In fact, a 2015 joint ProPublica/AL.com investigation found that “at least 479 new and expecting mothers have been prosecuted across Alabama since 2006,” under an earlier child endangerment law, passed with methlab explosions in mind, which the “personhood movement” got repurposed to target stillbirths, miscarriages and suspected self-abortions.
9. Big Pharma ignores developing countries’ needs
“The world's biggest pharmaceutical firms have failed to develop two-thirds of the 139 urgently needed treatments in developing countries,” Julia Kollewe reported for The Guardian in November 2018, according to a report by Access to Medicine Foundation, which “found that most firms focus on infectious diseases such as HIV/Aids, malaria and tuberculosis but had failed to focus on other serious ailments. … In particular, the foundation called for an infants' vaccine for cholera and a single-dose oral cure for syphilis.”
It's not all bad news. “The foundation's report also highlighted 45 best and innovative practices that could ‘help raise the level of standard practice' and ‘achieve greater access to medicine,'” Project Censored noted. “The report highlights examples such as the development of a child-friendly chewable tablet for roundworm and whipworm, which infect an estimated 795 million people,” The Guardian reported. “Johnson & Johnson has pledged to donate 200 [million] doses a year until 2020.” The possibilities underscore why attention is vital.
Attention makes a difference, Project Censored pointed out:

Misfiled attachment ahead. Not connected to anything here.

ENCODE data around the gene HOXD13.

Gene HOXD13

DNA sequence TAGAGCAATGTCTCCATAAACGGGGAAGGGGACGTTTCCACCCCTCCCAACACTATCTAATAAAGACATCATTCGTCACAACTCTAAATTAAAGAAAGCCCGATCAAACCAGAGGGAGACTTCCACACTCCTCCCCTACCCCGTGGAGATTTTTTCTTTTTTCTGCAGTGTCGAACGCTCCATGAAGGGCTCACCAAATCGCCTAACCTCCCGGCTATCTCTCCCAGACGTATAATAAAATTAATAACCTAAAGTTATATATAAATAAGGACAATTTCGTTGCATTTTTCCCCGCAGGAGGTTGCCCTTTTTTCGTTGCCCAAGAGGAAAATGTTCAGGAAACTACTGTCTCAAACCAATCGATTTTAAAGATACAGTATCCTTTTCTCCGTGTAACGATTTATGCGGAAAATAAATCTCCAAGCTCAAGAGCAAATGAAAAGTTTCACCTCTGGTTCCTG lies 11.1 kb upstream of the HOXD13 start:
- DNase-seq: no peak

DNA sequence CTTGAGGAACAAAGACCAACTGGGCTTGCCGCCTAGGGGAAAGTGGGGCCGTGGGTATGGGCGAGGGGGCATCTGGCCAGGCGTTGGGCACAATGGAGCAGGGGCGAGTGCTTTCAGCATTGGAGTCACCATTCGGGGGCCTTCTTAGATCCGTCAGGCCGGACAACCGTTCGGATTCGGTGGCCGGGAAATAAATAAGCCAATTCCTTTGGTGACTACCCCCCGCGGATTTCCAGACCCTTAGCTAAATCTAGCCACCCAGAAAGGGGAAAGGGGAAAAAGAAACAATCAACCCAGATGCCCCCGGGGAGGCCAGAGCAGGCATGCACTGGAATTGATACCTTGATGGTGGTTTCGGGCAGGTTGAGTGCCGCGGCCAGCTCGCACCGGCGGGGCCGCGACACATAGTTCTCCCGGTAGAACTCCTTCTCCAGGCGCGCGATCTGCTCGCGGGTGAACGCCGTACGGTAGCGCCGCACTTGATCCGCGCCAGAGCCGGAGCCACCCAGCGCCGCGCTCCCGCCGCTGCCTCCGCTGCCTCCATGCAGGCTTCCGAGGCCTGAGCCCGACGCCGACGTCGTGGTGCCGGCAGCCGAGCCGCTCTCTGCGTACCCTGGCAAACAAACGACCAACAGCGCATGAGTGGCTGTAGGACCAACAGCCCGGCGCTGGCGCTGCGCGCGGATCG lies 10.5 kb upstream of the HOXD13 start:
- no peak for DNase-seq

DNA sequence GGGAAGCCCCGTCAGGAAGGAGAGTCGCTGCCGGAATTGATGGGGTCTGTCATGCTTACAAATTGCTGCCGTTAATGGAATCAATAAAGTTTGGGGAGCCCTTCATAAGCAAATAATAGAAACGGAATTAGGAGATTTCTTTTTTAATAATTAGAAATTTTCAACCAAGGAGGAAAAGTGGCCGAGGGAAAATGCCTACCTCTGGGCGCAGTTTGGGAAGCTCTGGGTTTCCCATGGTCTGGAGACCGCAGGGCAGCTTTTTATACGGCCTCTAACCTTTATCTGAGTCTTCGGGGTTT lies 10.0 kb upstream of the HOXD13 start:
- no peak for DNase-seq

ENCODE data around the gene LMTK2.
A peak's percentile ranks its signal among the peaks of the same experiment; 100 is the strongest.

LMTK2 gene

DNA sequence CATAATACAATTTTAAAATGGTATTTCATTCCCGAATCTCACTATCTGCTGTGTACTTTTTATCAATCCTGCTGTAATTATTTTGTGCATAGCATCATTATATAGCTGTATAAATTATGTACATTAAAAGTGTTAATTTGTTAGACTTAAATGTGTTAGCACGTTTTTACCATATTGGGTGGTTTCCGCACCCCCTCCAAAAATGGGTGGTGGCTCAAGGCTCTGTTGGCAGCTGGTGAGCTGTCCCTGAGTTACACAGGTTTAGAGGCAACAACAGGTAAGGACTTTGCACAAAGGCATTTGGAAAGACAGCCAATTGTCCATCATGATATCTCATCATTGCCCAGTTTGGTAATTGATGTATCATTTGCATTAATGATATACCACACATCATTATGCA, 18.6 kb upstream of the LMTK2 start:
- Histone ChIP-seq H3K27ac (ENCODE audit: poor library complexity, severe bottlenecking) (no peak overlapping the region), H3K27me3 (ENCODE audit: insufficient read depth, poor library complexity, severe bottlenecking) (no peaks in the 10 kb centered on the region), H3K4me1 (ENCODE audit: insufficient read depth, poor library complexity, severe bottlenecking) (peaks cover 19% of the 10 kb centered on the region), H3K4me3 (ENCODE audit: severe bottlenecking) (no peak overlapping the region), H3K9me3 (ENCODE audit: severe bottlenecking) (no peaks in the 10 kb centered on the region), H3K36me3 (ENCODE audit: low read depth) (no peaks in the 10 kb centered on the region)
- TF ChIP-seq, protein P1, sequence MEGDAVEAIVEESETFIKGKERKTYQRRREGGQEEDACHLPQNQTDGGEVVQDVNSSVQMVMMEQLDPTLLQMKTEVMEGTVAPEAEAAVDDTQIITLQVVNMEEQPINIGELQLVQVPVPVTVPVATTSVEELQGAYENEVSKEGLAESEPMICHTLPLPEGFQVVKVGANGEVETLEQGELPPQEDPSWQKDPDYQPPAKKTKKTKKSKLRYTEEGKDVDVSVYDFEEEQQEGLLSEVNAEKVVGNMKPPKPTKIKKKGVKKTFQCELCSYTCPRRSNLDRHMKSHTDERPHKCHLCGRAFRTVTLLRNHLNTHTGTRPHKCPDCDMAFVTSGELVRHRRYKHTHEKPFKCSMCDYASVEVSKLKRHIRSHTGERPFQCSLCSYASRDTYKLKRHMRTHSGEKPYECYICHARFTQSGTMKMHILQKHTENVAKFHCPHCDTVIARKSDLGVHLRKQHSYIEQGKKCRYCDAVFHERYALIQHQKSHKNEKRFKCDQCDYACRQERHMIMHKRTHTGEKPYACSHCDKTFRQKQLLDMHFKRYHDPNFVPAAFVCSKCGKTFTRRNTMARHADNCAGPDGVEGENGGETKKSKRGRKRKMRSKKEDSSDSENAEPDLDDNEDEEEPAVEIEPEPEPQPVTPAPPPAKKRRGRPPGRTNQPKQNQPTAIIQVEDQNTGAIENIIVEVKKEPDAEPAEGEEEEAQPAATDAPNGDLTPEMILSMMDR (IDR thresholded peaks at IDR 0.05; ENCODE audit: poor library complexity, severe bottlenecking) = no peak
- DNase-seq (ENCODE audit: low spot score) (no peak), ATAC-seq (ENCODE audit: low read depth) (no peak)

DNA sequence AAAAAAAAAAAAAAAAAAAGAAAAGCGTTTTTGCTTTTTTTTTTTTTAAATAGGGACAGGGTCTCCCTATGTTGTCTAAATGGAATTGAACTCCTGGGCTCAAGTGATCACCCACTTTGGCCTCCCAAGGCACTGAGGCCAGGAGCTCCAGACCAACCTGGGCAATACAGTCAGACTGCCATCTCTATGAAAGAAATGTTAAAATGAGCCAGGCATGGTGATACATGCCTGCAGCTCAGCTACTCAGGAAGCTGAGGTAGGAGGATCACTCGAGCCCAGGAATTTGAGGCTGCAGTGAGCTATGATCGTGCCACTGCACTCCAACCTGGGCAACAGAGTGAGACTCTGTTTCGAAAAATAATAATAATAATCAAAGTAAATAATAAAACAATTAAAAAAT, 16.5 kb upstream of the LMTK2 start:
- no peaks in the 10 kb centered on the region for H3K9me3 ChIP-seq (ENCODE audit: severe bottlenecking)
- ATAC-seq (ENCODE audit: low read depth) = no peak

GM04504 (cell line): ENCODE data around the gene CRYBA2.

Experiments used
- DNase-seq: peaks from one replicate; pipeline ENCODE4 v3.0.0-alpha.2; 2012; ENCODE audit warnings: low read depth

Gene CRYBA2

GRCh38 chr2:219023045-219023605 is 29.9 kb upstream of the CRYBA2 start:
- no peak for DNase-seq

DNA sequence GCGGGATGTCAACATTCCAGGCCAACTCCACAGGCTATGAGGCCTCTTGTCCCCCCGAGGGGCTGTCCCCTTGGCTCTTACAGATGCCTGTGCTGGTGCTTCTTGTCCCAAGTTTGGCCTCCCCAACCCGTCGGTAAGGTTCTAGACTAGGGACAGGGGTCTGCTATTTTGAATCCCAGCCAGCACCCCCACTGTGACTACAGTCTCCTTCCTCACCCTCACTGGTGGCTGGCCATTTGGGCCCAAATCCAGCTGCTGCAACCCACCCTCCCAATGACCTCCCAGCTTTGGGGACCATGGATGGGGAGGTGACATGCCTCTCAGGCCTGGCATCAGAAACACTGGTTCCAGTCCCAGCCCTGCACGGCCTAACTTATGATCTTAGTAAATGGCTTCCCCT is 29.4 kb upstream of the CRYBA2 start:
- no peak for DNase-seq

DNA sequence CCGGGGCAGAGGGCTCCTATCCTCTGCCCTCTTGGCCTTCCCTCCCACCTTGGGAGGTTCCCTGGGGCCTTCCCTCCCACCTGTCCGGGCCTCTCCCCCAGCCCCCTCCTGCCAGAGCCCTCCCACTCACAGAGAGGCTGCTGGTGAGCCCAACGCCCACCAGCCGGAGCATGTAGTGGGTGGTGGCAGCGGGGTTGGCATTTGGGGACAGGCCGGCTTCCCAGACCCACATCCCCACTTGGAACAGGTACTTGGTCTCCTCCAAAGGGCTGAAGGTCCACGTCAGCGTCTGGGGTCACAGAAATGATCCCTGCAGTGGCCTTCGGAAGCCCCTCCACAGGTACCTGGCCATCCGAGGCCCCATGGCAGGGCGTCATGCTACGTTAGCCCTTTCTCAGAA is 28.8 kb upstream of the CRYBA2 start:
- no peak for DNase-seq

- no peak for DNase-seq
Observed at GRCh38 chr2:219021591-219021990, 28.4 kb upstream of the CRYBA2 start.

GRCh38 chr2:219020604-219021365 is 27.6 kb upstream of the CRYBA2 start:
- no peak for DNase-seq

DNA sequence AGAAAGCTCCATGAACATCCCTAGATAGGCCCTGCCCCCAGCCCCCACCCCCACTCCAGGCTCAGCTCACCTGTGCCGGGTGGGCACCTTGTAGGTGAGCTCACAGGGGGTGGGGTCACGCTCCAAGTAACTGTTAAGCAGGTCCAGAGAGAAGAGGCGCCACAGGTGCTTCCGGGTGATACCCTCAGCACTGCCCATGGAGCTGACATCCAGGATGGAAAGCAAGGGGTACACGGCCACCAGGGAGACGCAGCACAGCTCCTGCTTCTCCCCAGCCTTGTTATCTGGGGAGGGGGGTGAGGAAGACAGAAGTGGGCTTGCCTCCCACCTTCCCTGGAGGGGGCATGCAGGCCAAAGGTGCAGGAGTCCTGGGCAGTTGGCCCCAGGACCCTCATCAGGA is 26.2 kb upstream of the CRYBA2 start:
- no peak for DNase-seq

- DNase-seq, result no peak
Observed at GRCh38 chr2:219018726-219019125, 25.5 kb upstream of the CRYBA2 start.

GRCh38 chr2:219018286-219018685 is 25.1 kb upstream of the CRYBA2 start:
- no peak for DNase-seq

In an effort to mobilize investors to pressure pharmaceutical companies to make more medicines available to developing countries, the foundation presented the findings of its reports to 81 global investors at events in London, New York and Tokyo. As of April 2019, Access to Medicine reported that, since the release of the 2018 Access to Medicine Index in November 2018, 90 major investors had pledged support of its research and signed its investor statement.
10. Pentagon to surveil social media to predict protests
“The United States government is accelerating efforts to monitor social media to preempt major anti-government protests in the U.S.,” Nafeez Ahmed reported for Motherboard in October 2018, drawing on “scientific research, official government documents, and patent filings.”
Specifically, “The social media posts of American citizens who don't like President Donald Trump are the focus of the latest U.S. military-funded research,” which in turn “is part of a wider effort by the Trump administration to consolidate the U.S. military's role and influence on domestic intelligence.”
The Pentagon had previously funded Big Data research into predicting mass population behavior, “specifically the outbreak of conflict, terrorism, and civil unrest,” especially in the wake of the Arab Spring, via a program known as “Embers.” But such attention wasn't solely focused abroad, Ahmed noted, calling attention to a U.S. Army-backed study on civil unrest within the U.S. homeland.
Ahmed discussed two specific patents which contribute to “a sophisticated technology suite capable of locating the “home” position of users to within 10 kilometers for millions of Twitter accounts, and predicting thousands of incidents of civil unrest from micro-blogging streams on Tumblr.”